READ: Young children with myopia at higher risk of poor vision, blindness: Study
This condition means that without the aid of spectacles or contact lenses, the unfortunate person would be stumbling around clumsily, virtually blind, only able to make out vague blurry forms and unable to discern letters, symbols or even facial expressions.
Not only that, but high myopia also brings higher risks of ocular complications such as cataract, retinal detachment, myopic macular degeneration, glaucoma, and in extreme and rare cases, blindness.
There is a smorgasbord of options available now to manage and to correct myopia.
Spectacles offer the simplest means of correcting vision, but they can be cumbersome during sporting and physical activities. Frequent changes of prescription and replacement of spectacles are also very common in children and teenagers due to the progression of myopia.
Soft disposable contact lenses, while providing great initial comfort and convenience, can lead to dryness if worn for a long period of time. In our hardworking society, the duration of our typical work and school days extend far beyond the recommended duration of lens wear.
The material used to make soft lenses can also potentially cause eye allergies and render the user “allergic” to their use. This can be mitigated with the use of appropriate lens care solutions and compliance.
READ: Some optometrists don't do eye checks before selling contact lenses, flouting code
Hard lenses perform the same duty as soft contact lenses but unlike the former, tend to provide better optics and eliminate the possibility of soft contact lens related allergies.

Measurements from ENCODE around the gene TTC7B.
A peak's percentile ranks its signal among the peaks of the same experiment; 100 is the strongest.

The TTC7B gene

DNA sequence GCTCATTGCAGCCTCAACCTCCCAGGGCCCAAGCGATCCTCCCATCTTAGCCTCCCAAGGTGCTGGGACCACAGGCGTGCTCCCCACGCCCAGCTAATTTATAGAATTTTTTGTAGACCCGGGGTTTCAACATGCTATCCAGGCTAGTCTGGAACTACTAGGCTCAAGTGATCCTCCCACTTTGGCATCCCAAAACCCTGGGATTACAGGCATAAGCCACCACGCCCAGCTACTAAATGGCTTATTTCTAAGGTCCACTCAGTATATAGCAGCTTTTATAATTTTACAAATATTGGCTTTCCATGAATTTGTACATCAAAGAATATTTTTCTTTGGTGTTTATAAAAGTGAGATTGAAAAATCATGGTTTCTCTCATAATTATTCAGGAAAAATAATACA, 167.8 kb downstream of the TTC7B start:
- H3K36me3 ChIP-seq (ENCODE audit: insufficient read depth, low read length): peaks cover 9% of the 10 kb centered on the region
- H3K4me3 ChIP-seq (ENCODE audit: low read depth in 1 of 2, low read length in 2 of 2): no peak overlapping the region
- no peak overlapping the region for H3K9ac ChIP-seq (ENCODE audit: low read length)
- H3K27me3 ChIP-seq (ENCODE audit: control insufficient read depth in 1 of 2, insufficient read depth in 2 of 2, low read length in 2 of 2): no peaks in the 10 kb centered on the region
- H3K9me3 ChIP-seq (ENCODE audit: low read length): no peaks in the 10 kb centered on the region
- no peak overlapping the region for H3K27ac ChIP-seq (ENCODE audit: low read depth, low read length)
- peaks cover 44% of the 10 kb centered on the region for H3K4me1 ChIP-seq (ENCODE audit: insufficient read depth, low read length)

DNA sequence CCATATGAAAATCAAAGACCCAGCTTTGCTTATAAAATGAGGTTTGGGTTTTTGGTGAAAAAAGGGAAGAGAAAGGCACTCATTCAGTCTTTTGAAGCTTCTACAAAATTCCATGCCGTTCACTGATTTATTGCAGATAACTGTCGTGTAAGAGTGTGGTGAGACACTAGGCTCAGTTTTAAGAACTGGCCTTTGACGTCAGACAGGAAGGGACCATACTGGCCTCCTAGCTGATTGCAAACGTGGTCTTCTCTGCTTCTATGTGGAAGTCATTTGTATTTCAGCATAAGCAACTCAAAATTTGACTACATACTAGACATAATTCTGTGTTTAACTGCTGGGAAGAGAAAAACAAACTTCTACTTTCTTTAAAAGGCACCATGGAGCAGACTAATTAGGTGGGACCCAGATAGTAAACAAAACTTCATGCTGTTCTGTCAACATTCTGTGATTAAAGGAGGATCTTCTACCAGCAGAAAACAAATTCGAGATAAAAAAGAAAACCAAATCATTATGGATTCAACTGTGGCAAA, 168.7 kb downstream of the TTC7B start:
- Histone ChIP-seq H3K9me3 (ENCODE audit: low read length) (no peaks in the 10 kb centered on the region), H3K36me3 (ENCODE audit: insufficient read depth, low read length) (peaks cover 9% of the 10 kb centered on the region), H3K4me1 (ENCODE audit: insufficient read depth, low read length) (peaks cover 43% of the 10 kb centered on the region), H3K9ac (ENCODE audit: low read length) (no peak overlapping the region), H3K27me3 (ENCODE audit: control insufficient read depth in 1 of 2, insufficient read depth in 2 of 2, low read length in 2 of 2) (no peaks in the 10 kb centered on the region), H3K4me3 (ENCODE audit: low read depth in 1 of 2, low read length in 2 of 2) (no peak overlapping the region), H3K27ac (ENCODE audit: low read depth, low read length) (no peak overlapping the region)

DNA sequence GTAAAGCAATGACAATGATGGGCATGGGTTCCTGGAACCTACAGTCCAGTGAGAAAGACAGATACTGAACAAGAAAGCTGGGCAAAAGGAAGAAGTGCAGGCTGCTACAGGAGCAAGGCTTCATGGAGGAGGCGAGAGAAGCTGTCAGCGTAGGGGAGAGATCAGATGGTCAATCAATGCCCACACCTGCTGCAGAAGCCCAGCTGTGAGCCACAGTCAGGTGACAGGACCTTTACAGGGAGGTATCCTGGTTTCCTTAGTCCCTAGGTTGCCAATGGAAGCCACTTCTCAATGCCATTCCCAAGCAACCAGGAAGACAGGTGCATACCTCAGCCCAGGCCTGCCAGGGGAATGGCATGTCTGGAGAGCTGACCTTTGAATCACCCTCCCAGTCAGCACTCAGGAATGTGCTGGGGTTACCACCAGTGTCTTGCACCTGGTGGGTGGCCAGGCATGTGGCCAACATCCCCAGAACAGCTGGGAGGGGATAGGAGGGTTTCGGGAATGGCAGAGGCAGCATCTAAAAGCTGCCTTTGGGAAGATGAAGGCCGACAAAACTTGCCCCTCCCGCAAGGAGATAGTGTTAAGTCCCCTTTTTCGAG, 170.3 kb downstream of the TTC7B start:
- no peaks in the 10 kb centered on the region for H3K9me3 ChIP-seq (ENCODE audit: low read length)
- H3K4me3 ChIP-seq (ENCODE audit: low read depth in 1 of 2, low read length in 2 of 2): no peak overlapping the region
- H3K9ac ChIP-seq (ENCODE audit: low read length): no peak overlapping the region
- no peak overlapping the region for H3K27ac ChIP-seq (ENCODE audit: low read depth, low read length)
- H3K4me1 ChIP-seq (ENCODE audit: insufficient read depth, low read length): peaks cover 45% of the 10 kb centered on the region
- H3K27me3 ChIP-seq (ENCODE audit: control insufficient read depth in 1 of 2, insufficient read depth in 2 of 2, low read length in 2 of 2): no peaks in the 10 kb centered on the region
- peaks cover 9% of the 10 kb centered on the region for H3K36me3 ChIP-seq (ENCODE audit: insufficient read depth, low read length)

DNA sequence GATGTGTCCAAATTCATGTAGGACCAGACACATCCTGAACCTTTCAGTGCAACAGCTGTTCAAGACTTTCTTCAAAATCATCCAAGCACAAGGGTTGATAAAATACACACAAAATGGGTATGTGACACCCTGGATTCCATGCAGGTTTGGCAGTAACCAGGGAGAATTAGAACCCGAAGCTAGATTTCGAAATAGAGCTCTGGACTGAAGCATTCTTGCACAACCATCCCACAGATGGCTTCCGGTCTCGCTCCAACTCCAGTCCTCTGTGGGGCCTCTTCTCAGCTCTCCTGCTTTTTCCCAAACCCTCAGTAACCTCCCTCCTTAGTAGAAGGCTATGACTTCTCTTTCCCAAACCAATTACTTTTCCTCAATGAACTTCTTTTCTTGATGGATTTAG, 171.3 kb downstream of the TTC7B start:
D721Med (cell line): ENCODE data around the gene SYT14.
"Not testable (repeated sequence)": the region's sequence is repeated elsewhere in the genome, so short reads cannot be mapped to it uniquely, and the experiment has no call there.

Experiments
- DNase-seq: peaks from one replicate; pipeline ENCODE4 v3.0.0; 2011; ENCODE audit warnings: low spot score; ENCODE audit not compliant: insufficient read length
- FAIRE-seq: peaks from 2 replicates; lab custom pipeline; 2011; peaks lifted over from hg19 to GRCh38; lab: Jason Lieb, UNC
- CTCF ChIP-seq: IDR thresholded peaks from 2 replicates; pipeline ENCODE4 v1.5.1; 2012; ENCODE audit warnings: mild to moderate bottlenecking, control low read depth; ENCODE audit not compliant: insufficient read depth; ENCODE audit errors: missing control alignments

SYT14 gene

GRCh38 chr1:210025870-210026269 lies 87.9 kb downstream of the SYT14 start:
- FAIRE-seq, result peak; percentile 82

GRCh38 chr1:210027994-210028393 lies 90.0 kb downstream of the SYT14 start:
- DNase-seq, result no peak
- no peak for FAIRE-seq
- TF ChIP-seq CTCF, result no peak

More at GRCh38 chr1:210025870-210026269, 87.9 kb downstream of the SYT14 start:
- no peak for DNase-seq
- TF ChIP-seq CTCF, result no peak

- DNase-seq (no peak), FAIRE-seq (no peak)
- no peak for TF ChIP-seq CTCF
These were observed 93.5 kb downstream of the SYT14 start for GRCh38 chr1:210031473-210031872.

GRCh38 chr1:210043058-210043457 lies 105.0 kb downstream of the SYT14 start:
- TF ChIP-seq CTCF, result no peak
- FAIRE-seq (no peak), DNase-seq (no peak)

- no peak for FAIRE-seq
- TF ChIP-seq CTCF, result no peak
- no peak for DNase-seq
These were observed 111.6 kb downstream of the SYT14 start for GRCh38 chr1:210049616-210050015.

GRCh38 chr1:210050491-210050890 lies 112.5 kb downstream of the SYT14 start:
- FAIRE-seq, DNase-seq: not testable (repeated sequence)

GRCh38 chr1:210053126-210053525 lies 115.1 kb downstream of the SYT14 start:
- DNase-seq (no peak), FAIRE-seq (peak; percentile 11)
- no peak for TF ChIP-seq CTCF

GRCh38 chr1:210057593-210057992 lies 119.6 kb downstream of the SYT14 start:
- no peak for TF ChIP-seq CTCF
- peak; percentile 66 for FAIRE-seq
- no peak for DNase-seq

They do have their drawbacks – they are not disposable and require much maintenance like daily cleaning and proper storage. You have to rinse the lenses thoroughly daily, to ensure they would be sterile and safe for insertion into the eyes.
Some users also complain of initial discomfort of adjustment which can take weeks to months of getting used to.
Furthermore, accidentally dropping the lens and washing it down the sink or stepping on and shattering it are common occurrences when hard lens users, groggy from sleep, go through the motions of the daily cleaning regimen early in the morning.
Surgery is another option for adults. We have come a long way – research, technology and doctors’ skills have advanced tremendously to achieve favourable results.
However, not everyone qualifies for surgery. Some are also squeamish about going under the knife.